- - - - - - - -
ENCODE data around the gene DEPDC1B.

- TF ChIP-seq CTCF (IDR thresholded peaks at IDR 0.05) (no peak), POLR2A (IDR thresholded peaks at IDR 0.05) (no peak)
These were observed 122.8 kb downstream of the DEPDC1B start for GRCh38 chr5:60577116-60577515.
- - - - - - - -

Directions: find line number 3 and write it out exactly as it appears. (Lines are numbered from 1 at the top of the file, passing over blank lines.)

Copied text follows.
These were observed 122.8 kb downstream of the DEPDC1B start for GRCh38 chr5:60577116-60577515.